Sale of scrap brings rebuke

Boss whose crew used funds for nonwork items is reprimanded

About $1,000 received

State's attorney reviewing incident involving county unit

March 20, 2001|By Scott Calvert | Scott Calvert,SUN STAFF

The county government has reprimanded a roads supervisor after an internal investigation found that his division improperly sold damaged guardrails for scrap and bought T-shirts, coffee and funeral flowers with the money.

The state's attorney's office is reviewing its investigators' report on the matter, which involves about $1,000 worth of metal, although county administration officials say they found no sign of criminal wrongdoing.

Under county policy, scrap metal is supposed to be delivered to the county landfill in Millersville and then sold for recycling. The county's recycling earnings - about $250,000 a year, including sales of aluminum cans and newspaper - help pay for the landfill's operation and services such as curbside recycling.

But employees at the Southern Road District sold battered guardrails directly to a private recycling operation near Washington and did not forward the money, as required, to the Solid Waste Enterprise Fund, the county concluded earlier this year.

The failure to follow that policy lasted two years, the county said.

A letter of reprimand has been placed in the personnel file of Stanford A. Marshall, the Southern District's supervisor, according to Jerome W. Klasmeier, county chief administrative officer.

"All I know is, it was done under his supervision," Klasmeier said. "Whether guys came to him and said, `Let's do it,' or he came to them and said, `Go do it,' I don't know."

In an interview with The Sun, Marshall, who earns $64,817 a year, denied being disciplined. He also said he knew nothing about the sale of scrap metal to private firms or about an investigation.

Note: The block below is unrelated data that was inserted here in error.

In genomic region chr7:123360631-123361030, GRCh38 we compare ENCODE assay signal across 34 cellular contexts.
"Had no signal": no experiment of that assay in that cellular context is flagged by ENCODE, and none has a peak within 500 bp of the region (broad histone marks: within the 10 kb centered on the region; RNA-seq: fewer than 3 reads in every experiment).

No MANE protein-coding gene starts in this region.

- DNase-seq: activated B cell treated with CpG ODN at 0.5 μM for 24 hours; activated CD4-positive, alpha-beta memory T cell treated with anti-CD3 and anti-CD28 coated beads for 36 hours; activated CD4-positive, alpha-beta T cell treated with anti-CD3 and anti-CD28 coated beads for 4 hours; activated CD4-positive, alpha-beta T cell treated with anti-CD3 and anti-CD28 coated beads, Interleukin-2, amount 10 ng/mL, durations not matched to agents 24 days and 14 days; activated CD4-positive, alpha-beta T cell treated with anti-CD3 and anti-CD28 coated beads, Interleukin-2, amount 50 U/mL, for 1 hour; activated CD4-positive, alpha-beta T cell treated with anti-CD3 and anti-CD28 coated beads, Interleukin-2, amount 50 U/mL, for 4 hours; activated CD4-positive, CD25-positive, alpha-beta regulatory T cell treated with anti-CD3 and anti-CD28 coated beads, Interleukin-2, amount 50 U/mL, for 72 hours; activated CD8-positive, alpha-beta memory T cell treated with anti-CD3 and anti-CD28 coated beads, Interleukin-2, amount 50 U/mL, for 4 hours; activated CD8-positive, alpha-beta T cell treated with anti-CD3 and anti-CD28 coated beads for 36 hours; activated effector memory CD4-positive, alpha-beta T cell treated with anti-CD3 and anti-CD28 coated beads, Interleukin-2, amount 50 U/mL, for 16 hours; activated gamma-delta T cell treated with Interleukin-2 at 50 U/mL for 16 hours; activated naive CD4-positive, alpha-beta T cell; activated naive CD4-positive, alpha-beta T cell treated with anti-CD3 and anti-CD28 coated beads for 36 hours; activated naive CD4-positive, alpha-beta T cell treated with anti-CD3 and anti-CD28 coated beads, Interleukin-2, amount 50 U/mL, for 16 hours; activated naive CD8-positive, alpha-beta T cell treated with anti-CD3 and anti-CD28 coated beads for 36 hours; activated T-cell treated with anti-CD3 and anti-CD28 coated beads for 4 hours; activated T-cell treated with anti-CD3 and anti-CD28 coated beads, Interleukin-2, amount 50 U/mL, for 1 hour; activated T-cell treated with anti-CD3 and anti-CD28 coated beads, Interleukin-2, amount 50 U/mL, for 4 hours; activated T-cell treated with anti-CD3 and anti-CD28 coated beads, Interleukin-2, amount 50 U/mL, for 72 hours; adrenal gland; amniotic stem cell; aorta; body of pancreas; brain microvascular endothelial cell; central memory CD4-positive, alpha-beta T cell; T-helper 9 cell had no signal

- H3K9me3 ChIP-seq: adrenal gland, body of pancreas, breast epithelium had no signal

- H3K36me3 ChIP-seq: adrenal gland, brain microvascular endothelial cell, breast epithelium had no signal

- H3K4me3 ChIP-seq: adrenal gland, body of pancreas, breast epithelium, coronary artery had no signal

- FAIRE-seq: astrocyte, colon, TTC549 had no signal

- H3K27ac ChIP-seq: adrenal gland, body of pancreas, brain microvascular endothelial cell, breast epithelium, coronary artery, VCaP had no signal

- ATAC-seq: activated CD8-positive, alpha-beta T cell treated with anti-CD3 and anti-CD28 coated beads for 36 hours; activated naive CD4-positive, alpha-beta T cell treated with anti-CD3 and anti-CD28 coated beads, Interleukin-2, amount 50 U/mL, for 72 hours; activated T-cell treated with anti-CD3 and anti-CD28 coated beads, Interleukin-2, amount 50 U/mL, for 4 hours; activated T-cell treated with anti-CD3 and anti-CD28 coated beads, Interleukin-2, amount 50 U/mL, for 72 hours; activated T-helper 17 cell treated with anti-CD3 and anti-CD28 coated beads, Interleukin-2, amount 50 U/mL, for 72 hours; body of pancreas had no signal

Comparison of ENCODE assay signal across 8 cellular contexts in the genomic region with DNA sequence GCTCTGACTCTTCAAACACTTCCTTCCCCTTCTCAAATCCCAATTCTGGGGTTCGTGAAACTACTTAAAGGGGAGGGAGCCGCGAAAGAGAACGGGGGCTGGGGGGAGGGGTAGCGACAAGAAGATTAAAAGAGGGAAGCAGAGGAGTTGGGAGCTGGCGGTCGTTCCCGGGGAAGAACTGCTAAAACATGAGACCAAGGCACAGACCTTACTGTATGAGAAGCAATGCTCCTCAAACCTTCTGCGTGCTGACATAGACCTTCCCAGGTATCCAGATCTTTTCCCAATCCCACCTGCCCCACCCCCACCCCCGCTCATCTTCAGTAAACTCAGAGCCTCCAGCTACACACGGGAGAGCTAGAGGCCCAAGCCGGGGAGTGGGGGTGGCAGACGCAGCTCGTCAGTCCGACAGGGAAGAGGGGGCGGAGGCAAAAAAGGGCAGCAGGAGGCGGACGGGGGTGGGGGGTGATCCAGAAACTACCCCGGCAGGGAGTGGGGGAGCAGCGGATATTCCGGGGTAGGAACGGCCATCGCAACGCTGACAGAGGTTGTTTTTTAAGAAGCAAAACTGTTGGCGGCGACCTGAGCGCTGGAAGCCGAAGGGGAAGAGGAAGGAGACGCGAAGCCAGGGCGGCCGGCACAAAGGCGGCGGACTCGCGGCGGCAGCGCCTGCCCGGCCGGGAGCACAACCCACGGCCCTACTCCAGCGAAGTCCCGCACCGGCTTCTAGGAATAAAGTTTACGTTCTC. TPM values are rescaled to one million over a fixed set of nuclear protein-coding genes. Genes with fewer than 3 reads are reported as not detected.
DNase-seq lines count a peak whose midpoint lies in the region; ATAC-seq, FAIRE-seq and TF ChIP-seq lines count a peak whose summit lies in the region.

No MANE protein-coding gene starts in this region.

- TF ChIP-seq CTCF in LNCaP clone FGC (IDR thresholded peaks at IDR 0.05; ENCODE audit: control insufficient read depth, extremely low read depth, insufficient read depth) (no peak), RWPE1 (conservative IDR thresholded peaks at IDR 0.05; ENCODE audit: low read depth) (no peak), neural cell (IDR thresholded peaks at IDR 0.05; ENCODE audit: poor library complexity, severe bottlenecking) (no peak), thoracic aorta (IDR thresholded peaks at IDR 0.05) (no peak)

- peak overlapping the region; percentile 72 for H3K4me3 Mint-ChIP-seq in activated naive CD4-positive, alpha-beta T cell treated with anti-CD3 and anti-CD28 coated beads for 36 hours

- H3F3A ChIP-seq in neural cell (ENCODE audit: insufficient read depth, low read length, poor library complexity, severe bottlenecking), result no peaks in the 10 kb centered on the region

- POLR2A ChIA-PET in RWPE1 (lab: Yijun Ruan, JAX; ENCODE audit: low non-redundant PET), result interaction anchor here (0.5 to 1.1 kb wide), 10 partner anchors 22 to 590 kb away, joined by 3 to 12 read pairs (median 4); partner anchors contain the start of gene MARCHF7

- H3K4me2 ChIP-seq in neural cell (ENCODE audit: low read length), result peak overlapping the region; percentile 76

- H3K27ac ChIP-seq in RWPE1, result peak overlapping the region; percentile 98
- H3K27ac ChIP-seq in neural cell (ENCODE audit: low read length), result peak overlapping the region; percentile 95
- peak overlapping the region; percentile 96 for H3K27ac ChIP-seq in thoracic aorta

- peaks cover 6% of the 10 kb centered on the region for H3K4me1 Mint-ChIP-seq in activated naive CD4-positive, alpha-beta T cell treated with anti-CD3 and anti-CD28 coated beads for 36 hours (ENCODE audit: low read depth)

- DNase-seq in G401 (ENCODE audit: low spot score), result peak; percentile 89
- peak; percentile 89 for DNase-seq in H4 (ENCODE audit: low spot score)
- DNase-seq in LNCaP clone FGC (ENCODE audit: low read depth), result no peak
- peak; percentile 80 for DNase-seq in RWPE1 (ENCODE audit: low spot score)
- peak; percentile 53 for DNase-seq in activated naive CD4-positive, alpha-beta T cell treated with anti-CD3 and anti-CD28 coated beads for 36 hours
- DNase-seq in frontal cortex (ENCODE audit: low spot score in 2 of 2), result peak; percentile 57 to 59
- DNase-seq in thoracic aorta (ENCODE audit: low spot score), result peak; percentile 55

"Nobody's been reprimanded as far as I know," he said Thursday. Asked about the scrap metal inquiry, he said, "I'm not aware of what you're talking about" and added, "I don't know a thing about it."

Klasmeier said he was puzzled by Marshall's comments.

County spokesman John A. Morris said that between six and 12 employees were involved in the improper sale of the scrap metal. He said other employees were disciplined, but he had no details.

The bulk of the money paid for caps and T-shirts that employees wore at the annual October "Snow Show," Morris said. The event, held at Sandy Point State Park, recognizes workers who drive plows during snowstorms and showcases drivers' skill at maneuvering the cumbersome plows.

Some of the money was used to buy flowers after a colleague, William J. Coates, died, the county's review concluded. Morris said the money also paid for coffee, sugar and creamer for employees at the office.

Klasmeier said purchase of the caps and T-shirts probably would have been allowed had permission been sought through proper channels. "I'm sure it's the kind of thing that would have been approved as team-building," he said.

He expressed doubts about the other reported expenditures. "Generally speaking, they'd have to pitch in themselves for coffee, I would think," he said. "The use of money for flowers is probably inappropriate."

Someone tipped off County Auditor Teresa O. Sutherland last year about the violation of the scrap metal policy. Soon, county prosecutors learned of the situation.

Prosecutors notified Klasmeier, who directed Public Works Director John M. Brusnighan to launch an investigation. Brusnighan declined to be interviewed yesterday, referring questions to Morris, the spokesman.

Morris said he did not know why the roads workers failed to follow the county's policy. "I haven't heard an explanation," he said.

Sun staff writer Andrea F. Siegel contributed to this article.

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